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The World at Night finds beauty in darkness and light

Light pollution never looked so good: The World at Night's annual photography contest highlights the beauties of the night sky, but it also highlights the challenges posed by humanity's efforts to light up the night.

This year's winners reveal how artificial lighting can add another dimension to the natural wonders of the stars and planets — or spoil the view forever. Hundreds of pictures were sent in from about 50 countries, including exotic locales such as the sub-Antarctic island of South Georgia, the national parks of Reunion Island and the savannas of South Africa, said Babak Tafreshi, the founder and leader of The World at Night. "We received a lot of submissions from Asian countries this year, especially China, India, Iran and Indonesia," the Iranian-born astrophotographer said in an email exchange.

He said the message of The World at Night is definitely getting out: "In general, it looks as if TWAN's aim of reclaiming the natural beauty of the night sky and promoting nightscape photography is reaching a growing audience worldwide, while the activities by amateur and professional astronomers and environmentalists to increase awareness on the light pollution issue is truly getting a lot of public attention."

This year's contest is limited to images taken since the beginning of 2011, but that leaves a lot to choose from — including pictures of Comet Lovejoy, the spectacular "Christmas Comet" that wowed skywatchers in the southern hemisphere, as well as the stunning auroral images that have cropped up over the past few months. Both those phenomena are represented in today's top-10 roundup from TWAN.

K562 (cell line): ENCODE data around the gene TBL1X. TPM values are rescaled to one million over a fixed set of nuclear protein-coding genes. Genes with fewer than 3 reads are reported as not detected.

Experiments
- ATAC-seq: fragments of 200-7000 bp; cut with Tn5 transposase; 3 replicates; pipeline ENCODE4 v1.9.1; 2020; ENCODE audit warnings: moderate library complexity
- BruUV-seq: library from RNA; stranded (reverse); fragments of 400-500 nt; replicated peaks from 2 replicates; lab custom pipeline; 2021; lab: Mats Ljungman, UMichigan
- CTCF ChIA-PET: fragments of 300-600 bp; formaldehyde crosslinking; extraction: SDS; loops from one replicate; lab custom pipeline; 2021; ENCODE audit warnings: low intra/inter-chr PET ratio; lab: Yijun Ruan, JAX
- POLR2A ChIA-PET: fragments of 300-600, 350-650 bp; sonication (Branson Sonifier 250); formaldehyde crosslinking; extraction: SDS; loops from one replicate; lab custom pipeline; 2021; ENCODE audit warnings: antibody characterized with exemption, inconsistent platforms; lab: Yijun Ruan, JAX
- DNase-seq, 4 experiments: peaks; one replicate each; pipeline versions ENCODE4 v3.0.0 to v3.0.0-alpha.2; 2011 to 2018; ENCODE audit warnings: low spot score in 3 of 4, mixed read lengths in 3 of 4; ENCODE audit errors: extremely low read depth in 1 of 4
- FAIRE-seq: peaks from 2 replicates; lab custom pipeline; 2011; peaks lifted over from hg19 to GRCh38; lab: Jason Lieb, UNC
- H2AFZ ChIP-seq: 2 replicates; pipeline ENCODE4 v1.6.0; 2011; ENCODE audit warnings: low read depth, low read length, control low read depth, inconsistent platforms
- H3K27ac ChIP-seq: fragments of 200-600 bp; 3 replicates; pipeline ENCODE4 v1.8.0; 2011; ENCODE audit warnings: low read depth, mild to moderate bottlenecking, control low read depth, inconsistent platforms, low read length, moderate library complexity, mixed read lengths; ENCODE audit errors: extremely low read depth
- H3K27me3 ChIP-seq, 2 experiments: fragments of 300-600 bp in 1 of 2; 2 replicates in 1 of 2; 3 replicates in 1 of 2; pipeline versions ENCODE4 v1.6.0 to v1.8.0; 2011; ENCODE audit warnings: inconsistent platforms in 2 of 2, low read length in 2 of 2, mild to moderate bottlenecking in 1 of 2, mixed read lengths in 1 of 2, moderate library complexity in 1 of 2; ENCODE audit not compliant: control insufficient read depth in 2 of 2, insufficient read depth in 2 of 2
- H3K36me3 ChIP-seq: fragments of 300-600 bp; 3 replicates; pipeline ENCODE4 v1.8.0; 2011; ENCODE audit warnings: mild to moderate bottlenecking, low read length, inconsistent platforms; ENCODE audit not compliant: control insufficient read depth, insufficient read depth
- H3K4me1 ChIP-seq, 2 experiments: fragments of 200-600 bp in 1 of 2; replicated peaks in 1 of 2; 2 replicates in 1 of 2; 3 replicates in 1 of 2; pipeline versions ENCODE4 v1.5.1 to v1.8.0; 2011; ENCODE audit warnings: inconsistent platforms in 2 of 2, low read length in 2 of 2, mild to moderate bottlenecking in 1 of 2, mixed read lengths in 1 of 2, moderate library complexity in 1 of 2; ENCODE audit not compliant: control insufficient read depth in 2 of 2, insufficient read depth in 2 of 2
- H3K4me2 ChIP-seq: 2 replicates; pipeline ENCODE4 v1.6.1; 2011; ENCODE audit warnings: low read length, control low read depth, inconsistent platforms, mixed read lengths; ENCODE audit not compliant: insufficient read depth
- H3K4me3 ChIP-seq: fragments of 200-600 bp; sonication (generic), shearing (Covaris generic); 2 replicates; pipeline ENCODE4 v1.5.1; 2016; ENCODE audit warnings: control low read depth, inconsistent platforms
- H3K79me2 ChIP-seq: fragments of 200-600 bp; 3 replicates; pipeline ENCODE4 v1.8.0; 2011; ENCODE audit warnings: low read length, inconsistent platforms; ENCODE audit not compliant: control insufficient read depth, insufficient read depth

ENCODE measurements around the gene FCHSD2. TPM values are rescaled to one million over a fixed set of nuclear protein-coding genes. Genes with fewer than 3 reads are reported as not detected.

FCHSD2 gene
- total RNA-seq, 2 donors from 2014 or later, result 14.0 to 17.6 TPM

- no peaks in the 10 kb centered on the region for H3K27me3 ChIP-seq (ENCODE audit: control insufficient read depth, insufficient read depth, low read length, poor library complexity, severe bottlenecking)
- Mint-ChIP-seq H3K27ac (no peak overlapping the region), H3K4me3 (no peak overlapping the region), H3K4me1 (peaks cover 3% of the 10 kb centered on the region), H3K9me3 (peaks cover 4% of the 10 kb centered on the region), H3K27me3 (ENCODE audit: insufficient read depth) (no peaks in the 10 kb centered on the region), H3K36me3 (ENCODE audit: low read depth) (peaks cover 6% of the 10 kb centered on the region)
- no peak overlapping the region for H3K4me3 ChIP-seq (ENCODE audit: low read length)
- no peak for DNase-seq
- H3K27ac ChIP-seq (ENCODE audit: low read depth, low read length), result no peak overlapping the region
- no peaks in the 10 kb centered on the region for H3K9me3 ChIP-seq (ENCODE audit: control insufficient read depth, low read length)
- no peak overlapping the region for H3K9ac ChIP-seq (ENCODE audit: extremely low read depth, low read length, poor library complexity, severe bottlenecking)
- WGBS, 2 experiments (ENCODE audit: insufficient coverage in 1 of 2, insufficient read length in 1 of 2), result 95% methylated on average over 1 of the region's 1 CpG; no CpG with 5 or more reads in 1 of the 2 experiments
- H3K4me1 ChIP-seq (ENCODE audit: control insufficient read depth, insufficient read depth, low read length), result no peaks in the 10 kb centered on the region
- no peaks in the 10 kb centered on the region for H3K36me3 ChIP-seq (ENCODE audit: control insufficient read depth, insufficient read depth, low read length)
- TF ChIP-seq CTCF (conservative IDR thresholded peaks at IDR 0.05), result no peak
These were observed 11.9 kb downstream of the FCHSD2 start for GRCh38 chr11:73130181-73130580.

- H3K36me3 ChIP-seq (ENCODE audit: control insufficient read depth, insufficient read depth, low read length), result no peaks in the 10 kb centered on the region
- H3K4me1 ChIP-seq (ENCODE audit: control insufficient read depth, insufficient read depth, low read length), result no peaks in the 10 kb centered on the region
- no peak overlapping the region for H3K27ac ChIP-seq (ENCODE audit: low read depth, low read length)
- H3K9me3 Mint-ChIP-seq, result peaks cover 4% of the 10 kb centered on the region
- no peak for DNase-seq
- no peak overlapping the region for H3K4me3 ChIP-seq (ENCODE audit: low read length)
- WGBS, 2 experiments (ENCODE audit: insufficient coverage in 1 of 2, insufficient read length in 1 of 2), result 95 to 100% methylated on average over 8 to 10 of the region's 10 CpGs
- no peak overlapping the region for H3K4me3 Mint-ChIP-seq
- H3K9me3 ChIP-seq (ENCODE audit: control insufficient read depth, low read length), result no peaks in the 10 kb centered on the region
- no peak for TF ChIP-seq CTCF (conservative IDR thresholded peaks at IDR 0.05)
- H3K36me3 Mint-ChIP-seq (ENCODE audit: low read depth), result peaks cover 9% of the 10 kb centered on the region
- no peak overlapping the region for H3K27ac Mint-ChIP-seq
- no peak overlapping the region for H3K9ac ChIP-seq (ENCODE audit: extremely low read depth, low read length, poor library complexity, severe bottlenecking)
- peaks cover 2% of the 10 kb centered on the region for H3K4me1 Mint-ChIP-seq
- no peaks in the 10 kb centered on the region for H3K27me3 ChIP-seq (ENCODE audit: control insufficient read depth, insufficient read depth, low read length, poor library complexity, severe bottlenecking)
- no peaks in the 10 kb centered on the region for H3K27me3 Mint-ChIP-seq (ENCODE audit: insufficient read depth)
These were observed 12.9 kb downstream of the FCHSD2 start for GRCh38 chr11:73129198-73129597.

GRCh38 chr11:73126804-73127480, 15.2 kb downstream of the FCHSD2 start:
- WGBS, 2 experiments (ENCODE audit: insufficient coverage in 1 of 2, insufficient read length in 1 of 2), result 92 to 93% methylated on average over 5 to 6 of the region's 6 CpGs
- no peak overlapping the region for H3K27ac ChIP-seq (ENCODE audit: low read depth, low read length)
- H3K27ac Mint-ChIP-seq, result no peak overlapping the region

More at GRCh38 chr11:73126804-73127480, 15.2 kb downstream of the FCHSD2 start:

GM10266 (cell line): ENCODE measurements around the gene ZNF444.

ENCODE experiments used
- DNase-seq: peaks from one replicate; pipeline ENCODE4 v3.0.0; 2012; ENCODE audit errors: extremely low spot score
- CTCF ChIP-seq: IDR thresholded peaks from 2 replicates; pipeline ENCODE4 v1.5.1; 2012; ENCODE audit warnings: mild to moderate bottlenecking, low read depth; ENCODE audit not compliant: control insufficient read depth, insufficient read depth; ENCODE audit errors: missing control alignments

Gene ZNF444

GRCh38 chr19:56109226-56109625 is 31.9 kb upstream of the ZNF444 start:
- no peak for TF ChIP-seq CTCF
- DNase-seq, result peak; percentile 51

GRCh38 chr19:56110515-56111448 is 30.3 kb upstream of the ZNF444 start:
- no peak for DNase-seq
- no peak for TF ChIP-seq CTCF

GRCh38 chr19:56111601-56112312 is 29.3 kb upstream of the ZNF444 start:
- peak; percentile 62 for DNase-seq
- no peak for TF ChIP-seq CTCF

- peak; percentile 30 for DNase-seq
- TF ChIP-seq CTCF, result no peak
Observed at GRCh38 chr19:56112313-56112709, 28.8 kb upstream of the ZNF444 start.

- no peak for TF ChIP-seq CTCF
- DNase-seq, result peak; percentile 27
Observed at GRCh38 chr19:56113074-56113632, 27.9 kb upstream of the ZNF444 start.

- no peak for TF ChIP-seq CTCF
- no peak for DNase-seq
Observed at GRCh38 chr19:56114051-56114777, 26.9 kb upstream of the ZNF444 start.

Tafreshi drew attention to two potential perils facing astrophotographers nowadays: light pollution and photo fakery. He noted that the increasing glare of city lights was "not just an astronomer's problem," but also "a major waste of energy, and like any other form of pollution, it disrupts ecosystems and has adverse health effects."

"Today, most city skies are virtually empty of stars," he said in his email. "About two-thirds of the human population today lives under light-polluted skies, not dark enough to see the Milky Way. Seeing a real dark sky is a must-see experience in the life of each of us, moments that you will not forget in your entire life."

Tafreshi also said there's a fast-rising concern about images that may not be telling the truth about the earth and sky.

"Unfortunately, a majority of photographers who are interested in nightscape photography are less familiar with astronomy, and the natural look and color of the night sky," he said. "So many landscape astrophotos today are intensely saturated, unnaturally contrasted, and sometimes with totally wrong colors of the sky. We had stunning compositions and amazing landscapes at night, some made by famous photographers, which were ruled out of the contest simply because they were 'overcooked' in processing."

You can rely on TWAN's prize-winning pictures to show the true glories of the night sky, along with the glow of the world below. Check out our slideshow, and read more of Tafreshi's observations in the comment space below.

More astronomy slideshows:

Alan Boyle is's science editor. Connect with the Cosmic Logcommunity by "liking" the log's Facebook page, following @b0yle on Twitter and adding the Cosmic Log page to your Google+ presence. You can also check out "The Case for Pluto," my book about the controversial dwarf planet and the search for new worlds.